TERRE HAUTE —
Trailers full of livestock parked in the frozen lots of barns as local 4-H’ers prepared for show this summer.
Organizers hosted the annual Vigo County 4-H Beef and Dairy tag day at the Wabash Valley Fairgrounds Saturday morning, kicking off enrollment and registration for the 2013 fair.
Sarah Gaughan, 4-H Youth Educator with Vigo County’s Purdue Extension Office, said registration will be ongoing, and last year’s participation count of 600 kids should be met again.
“I’d say 40 or 50 by the end of the day,” she said, estimating Saturday’s count for beef and dairy cattle.
In addition to signing themselves up, 4-H’ers fixed their cattle with yellow, button-style radio frequency identification tags featuring a 15-digit number in accordance with the Indiana Board of Animal Health. The 840RFID tags help the state pinpoint problems in case of disease outbreaks, Gaughan said. Animals to be shown in the fair were also weighed Saturday so officials can determine the rate of gain made between now and the fair, she added.
A former 10-year member of the Johnson County 4-H program, Gaughan graduated from Purdue University with an undergraduate degree in agricultural economics in 2010, working with the Sullivan County program before coming to Vigo County last June. She earned her graduate degree from Western Kentucky University.
Meanwhile, area 4-H clubs hosted a rabbit show inside the exhibit building, and the fairgrounds’ complex was full of 4-wheel drive vehicles attached to stock trailers. The smell of mulch and manure soaked 18-degree air inside the corral as beef superintendent Chris Bonar moved animals through the gated shoots.
In his third year as superintendent over beef projects, Bonar said both his children show cattle in 4-H and he described the program as a family affair.
“They were born and raised on the family farm,” he said of his children’s cattle, noting it takes about 18 months to get a beef ready for show, from birth to finish. In the meantime, the family raises hay on the farm and buys feed for the winter months. “It’s a lot of work.”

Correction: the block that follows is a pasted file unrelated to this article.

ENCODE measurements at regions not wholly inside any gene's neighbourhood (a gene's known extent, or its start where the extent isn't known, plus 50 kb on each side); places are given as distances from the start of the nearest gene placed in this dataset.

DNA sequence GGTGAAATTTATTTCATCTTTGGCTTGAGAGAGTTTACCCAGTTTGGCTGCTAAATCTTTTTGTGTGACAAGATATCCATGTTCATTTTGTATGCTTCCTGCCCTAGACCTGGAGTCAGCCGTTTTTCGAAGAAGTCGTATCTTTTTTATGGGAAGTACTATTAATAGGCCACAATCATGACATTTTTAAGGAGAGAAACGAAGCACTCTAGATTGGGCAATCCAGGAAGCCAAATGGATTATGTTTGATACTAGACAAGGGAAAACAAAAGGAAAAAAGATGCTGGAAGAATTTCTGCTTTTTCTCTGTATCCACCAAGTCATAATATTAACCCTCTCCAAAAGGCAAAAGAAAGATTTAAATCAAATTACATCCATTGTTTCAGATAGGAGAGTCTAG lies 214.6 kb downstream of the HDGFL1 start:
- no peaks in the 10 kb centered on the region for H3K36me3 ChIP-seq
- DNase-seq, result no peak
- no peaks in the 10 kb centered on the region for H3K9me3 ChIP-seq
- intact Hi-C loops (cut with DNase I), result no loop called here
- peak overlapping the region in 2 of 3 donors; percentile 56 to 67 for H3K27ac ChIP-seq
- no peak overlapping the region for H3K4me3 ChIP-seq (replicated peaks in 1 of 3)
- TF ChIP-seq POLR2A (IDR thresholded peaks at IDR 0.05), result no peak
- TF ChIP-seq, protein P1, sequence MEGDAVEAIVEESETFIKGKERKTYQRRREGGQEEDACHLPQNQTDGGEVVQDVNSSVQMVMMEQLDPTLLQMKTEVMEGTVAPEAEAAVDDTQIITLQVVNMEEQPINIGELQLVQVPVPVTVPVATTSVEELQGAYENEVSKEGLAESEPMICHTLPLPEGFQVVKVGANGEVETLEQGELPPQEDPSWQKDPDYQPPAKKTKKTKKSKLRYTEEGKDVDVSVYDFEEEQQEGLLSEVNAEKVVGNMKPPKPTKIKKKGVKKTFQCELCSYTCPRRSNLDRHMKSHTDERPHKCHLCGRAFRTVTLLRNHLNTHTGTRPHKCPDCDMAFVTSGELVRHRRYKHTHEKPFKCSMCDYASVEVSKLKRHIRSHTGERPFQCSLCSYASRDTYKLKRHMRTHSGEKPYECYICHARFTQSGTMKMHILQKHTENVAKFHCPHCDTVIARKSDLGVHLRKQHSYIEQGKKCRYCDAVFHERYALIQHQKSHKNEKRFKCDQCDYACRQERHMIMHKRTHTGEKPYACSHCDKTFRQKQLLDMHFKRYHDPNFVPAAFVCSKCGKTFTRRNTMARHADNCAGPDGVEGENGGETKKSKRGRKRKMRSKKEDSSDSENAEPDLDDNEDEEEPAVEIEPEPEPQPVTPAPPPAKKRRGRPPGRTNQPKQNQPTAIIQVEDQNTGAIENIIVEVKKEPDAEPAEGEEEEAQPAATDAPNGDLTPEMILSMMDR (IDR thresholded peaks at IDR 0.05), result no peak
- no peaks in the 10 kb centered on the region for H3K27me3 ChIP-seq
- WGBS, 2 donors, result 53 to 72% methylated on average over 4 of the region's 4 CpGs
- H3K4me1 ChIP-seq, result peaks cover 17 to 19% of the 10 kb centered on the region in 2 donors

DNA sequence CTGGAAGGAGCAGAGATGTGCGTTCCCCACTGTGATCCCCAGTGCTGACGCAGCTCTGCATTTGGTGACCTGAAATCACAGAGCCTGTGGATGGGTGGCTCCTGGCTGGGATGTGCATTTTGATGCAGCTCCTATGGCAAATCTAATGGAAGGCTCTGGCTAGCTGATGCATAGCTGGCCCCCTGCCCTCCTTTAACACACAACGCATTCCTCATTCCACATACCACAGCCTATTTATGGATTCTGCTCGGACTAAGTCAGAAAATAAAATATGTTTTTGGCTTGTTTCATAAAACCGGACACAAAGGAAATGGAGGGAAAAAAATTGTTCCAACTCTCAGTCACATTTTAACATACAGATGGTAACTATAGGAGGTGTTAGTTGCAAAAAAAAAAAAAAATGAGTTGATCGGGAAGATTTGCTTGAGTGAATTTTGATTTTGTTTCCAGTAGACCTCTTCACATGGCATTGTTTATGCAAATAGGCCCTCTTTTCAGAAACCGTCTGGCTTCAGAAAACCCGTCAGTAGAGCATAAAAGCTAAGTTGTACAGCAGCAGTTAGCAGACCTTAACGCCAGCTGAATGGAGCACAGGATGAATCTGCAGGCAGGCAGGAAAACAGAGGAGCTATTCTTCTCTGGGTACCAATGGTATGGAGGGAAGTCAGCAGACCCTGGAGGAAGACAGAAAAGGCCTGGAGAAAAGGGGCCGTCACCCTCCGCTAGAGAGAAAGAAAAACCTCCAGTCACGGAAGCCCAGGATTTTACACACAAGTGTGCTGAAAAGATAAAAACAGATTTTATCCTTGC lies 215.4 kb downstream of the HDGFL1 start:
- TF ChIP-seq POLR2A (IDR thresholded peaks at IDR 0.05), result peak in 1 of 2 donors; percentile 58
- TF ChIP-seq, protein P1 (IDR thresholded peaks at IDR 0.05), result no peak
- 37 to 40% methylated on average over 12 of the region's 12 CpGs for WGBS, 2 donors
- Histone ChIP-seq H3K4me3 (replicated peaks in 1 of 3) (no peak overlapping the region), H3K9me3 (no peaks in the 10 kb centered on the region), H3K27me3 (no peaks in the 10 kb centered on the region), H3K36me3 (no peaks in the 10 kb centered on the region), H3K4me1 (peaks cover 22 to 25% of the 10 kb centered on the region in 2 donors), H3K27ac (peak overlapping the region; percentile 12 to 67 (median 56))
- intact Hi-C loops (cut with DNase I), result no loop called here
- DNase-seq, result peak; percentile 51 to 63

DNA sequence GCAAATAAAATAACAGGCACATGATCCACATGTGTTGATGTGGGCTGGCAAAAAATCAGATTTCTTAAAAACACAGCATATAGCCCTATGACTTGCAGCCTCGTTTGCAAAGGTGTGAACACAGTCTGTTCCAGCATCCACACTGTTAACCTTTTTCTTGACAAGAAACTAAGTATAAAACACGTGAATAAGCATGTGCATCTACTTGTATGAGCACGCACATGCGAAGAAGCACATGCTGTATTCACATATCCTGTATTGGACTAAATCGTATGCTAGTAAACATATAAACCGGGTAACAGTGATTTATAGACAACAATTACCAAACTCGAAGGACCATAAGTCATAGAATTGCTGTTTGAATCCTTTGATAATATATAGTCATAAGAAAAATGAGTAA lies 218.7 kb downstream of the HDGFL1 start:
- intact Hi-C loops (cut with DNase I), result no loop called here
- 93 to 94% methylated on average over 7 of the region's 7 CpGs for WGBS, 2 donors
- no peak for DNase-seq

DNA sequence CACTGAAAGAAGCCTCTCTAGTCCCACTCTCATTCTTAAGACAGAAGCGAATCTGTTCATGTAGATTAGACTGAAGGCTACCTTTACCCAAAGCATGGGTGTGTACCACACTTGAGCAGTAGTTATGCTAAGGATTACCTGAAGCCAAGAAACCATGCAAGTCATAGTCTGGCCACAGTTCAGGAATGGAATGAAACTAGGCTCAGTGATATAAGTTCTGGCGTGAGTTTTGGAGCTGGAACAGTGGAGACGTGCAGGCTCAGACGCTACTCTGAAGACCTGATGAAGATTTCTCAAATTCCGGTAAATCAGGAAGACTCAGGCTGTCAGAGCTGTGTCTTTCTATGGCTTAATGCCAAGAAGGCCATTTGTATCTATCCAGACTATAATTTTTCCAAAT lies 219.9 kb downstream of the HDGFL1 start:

Dairy superintendent Debby Laswell said her own grandchildren are showing animals now, continuing a family tradition pre-dating her.
“My grandparents milked cows for years,” she said.
But there are only a handful of dairies left in the area, maybe three in Vigo and Clay counties combined, she said. Many of the local 4-H kids lease animals to raise as they themselves don’t live on farms, and Laswell rents out her own livestock to help. One way or another, volunteers find ways to help the kids participate, she said.
Among those preparing Saturday was her 10-year-old grandson Tyler Hamilton, a student at Riley Elementary School. This will be his second year in 4-H and he’ll show both dairy and swine.
“It’s really fun. Either way, if you lose or you win,” he said, pointing out he particularly enjoys hanging out with his friends at the fair.
Hayley Hayhurst, a 9-year member, said she’ll show three heifers, two steers and two hogs this year. Her cattle are Polled Herefords, a breed her family has been showing for years.
“That’s what we show. It’s our thing,” the third generation 4-H’er said.
In addition to spending time with her friends throughout the year-round activities, the Terre Haute South Vigo High School student said lots of learning opportunities exist for participants. Working with the animals requires a lot of accountability.
“I just think it’s an awesome leadership and responsibility experience,” she said. “It’s a good life-building activity.”
Brian Boyce can be reached at 812-231-4253 or email@example.com.